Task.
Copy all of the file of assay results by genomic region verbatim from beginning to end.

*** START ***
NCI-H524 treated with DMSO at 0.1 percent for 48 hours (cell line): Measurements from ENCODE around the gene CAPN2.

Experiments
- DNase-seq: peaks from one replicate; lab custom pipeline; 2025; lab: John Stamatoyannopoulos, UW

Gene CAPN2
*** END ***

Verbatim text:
NCI-H524 treated with DMSO at 0.1 percent for 48 hours (cell line): Measurements from ENCODE around the gene CAPN2.

Experiments
- DNase-seq: peaks from one replicate; lab custom pipeline; 2025; lab: John Stamatoyannopoulos, UW

Gene CAPN2